As a mindfulness and meditation program developer and teacher, I work with children and teachers both privately and in school settings. I help them develop strategies to manage stress, lessen anxiety, build resilience and see firsthand how these practices can change their lives.
Mindfulness is a natural quality. Bringing a mindful focus to any given moment allows us to create space to breathe and find clarity.
While children certainly have abundant energy, a meditative state is also quite a natural for them. Quickly learning that it makes them feel great, they are happy to take the time to practice.
Mindfulness can help children learn to be more self-aware, manage their emotions & reactions, be more focused, and address worries and stress. In today’s uncertain and often overwhelming world, these things are becoming more and more important for all of us. I love teaching children because I know these tools will help them throughout their lives. What they learn today will support them through the ups & downs they will inevitably face.
In a fast paced culture like New York, it is easy for kids to feel over-scheduled and under stress. Grades matter, tardiness matters, behavior matters, activities –everything matters(!), so when do they just get to be a kid? When my daughter was in 3rd grade (she’s now 15!), she said to me “Mama, why do they keep telling us we have to get ready for 4th grade, why can’t we just be in 3rd grade?” Out of the mouths of babes …
They often feel under pressure to be a certain way and that it’s difficult to find space just to be.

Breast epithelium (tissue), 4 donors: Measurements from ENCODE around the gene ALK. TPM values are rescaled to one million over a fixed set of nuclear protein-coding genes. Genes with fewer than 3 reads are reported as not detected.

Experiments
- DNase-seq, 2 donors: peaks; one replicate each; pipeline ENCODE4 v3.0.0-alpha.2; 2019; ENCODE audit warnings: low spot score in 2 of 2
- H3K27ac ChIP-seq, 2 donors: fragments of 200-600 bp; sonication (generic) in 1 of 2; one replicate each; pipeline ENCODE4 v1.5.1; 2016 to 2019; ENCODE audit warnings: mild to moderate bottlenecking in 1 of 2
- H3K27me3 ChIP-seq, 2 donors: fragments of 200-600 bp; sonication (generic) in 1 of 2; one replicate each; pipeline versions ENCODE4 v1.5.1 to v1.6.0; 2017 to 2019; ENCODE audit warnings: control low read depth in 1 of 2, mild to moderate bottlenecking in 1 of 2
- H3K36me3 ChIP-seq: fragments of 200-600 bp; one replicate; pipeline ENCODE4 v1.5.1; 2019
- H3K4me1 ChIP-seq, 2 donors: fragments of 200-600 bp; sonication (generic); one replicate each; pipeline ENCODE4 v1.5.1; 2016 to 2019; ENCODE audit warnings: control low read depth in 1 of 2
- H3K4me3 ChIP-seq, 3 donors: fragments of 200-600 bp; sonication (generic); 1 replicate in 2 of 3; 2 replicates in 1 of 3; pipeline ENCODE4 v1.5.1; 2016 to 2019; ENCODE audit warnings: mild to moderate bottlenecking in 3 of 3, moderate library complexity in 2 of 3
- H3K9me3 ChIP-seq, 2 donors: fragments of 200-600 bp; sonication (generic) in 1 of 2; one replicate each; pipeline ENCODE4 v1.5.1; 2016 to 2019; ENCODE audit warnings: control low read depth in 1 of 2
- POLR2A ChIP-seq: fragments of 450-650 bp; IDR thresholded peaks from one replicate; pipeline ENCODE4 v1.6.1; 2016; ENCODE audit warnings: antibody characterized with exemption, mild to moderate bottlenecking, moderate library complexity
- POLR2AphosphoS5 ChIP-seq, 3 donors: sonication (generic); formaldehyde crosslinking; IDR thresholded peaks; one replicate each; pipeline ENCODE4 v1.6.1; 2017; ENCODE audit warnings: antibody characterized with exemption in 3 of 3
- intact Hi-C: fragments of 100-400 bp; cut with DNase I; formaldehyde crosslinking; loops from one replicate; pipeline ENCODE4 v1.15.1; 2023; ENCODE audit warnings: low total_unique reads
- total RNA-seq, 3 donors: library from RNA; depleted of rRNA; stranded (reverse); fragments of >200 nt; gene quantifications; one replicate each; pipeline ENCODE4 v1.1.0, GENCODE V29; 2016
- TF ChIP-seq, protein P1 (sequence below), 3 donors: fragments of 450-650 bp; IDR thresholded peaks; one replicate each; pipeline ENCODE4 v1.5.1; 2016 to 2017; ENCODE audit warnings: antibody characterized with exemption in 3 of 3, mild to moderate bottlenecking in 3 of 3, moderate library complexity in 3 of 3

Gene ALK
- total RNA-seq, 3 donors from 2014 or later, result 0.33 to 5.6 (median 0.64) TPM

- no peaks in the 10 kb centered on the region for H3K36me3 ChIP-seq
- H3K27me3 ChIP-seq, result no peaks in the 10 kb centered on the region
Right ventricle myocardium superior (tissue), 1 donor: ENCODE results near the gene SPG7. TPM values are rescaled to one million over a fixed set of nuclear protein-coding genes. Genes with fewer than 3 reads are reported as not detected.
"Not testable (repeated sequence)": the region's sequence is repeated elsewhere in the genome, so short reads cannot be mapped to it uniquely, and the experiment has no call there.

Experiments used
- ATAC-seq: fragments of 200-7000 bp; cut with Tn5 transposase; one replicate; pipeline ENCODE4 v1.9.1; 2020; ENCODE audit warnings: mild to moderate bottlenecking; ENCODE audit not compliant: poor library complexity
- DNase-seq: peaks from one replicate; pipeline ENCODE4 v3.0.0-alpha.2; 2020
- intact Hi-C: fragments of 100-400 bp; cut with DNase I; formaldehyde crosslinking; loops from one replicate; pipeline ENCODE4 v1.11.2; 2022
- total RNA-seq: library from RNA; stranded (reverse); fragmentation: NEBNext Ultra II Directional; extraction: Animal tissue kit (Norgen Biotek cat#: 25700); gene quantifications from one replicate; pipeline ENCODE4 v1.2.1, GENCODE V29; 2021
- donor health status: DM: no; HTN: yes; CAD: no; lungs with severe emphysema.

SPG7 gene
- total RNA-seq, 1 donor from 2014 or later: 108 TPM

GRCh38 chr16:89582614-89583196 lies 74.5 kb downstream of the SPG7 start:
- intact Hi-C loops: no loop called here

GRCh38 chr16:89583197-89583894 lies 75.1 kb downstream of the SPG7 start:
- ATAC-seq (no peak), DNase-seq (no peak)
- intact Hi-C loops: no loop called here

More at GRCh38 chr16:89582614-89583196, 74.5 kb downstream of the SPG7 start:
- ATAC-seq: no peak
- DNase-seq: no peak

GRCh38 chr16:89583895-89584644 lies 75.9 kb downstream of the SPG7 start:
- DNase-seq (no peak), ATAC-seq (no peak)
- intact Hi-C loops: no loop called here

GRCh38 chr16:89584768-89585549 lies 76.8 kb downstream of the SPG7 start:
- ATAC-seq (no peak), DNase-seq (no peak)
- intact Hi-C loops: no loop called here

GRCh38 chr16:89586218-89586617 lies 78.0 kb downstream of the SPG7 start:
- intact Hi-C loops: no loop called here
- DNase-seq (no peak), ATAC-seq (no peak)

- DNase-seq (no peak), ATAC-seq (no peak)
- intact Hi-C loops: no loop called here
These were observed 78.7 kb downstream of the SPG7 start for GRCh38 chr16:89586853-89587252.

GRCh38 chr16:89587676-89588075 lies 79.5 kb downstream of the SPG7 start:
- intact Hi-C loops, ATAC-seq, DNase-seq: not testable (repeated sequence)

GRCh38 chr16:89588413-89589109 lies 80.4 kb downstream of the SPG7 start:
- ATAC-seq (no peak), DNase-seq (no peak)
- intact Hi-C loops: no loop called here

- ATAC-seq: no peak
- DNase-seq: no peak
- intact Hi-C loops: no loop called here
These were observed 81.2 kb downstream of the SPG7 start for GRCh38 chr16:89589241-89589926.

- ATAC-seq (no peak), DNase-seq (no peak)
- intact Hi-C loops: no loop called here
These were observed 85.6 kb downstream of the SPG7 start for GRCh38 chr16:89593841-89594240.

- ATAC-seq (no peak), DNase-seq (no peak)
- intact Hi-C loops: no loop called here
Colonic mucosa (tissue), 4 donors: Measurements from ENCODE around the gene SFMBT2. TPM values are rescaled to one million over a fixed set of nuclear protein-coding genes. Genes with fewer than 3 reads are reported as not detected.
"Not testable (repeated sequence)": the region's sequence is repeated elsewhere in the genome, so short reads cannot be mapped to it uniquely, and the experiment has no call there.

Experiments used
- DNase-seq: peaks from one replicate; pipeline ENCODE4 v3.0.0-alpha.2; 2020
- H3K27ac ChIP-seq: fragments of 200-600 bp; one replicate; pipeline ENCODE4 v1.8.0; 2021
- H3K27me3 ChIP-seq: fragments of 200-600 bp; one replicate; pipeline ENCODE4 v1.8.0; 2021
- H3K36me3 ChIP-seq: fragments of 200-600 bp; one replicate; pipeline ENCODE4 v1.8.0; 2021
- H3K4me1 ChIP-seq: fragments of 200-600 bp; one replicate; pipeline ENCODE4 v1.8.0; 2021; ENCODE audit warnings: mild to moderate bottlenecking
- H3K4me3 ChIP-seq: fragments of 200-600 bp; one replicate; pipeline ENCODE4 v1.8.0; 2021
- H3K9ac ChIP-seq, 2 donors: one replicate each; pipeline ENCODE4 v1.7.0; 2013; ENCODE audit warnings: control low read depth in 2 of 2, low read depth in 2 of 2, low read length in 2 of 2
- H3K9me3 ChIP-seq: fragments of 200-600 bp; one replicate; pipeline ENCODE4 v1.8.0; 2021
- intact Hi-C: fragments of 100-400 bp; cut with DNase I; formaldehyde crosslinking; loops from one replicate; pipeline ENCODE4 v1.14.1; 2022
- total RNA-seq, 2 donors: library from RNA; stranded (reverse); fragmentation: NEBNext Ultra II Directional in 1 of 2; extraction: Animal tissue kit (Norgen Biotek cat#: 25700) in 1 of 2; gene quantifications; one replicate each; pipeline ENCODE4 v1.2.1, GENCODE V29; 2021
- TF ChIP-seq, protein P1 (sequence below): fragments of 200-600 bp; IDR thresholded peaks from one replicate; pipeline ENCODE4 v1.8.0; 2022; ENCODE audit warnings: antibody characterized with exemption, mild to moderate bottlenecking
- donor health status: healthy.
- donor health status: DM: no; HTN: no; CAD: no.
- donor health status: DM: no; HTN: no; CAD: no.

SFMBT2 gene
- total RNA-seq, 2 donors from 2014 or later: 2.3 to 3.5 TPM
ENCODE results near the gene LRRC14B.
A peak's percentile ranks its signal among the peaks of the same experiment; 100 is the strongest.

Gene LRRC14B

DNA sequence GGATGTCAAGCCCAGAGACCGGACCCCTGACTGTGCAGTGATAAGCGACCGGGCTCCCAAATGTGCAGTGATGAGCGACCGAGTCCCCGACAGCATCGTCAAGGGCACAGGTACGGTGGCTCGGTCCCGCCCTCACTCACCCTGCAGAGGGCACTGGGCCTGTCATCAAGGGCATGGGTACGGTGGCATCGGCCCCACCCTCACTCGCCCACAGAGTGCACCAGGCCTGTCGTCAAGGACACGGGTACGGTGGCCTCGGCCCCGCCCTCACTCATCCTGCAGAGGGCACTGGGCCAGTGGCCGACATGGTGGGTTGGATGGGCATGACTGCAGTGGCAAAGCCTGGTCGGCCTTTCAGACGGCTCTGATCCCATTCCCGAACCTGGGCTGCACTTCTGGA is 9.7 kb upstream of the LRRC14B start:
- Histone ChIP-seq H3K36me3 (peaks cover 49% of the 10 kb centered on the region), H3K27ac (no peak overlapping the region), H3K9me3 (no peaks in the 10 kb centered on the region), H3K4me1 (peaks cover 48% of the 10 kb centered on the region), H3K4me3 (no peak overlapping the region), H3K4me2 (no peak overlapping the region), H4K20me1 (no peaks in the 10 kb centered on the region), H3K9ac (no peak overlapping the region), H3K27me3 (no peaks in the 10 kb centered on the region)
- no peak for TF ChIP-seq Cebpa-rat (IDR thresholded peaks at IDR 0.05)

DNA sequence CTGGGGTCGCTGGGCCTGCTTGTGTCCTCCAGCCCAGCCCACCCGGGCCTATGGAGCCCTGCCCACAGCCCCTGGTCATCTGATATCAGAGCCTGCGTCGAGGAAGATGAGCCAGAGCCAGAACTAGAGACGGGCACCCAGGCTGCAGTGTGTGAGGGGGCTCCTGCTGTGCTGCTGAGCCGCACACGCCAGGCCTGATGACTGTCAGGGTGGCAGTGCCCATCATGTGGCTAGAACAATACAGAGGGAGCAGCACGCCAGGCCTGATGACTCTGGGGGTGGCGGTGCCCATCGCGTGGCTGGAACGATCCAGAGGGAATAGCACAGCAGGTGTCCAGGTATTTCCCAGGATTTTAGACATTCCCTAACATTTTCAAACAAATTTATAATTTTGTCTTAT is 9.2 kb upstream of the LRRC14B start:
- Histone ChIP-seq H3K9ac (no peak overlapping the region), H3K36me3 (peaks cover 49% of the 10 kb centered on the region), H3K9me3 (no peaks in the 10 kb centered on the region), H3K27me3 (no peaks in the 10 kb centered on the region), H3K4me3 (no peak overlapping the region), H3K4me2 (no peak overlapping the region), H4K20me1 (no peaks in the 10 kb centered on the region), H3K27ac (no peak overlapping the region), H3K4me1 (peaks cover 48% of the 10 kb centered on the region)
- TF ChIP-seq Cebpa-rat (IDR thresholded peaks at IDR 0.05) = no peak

Small children are in the moment, naturally. We can learn a lot from them. With older kids, their social lives, both in person and on social media, constantly pulls them out of the moment, creating a habit of distraction.
As adults, we are in the same boat. The minute we are bored, or experiencing an uncomfortable emotion, we reach for our phones. Many of us have other habits to distract us, such as overeating, constant dieting, over-exercising, over-scheduling, workaholism, binge-watching, or countless others.
This distraction comes at a cost as not dealing with emotions that arise can be unhealthy. Suppressing emotions can make them stronger, with a tendency to resurface later causing road rage, uncontrollable sobbing at random events, and feeling overwhelming anger when your child, partner or co-worker does something they ‘shouldn’t.
I get children to mindfully check in with how they are feeling both in their mind and body, to notice. Creating this habit of mindfulness and meditation allows us to create a safe space to experience uncomfortable emotions without being overrun by them. We learn that they’re not as frightening as they appear and they’re not permanent. They pass, sometimes right before our eyes.
Teaching our children meditation allows them to create this space inside themselves, where they can bring calm and deal with an emotion.
Mindfulness and meditation helps them find an equanimity that they so desperately need.
How can you bring a practice into your home? First of all, make sure you have “down time” that doesn’t involve devices. If your kids complain of being bored, think of this as a good thing. They will soon learn how to occupy themselves and find something that interests them. This is helps them develop skills of resourcefulness, creativity, and curiosity.
When they are experiencing an emotion, help them find the words to express it and the space to experience it. Help them learn tools to calm down and be aware of the numerous responses options they have.
For younger kids, introducing a bedtime routine can be really important, like lowering the lights, reading together, some restorative yoga, or a guided meditation. This calming-down process is equally important for teens.
And of course if you don’t have a meditation practice – start one! Children learn from what they see. If you are stressed out, always on your phone, not making time for self-care, they will model you and neglect themselves. Show the importance of mindfulness in your own life!
Brogan Ganley is a Mindfulness and Meditation program developer, consultant and artist. She works in schools, hospitals, community centers and privately with both adults and children who are experiencing stress and anxiety.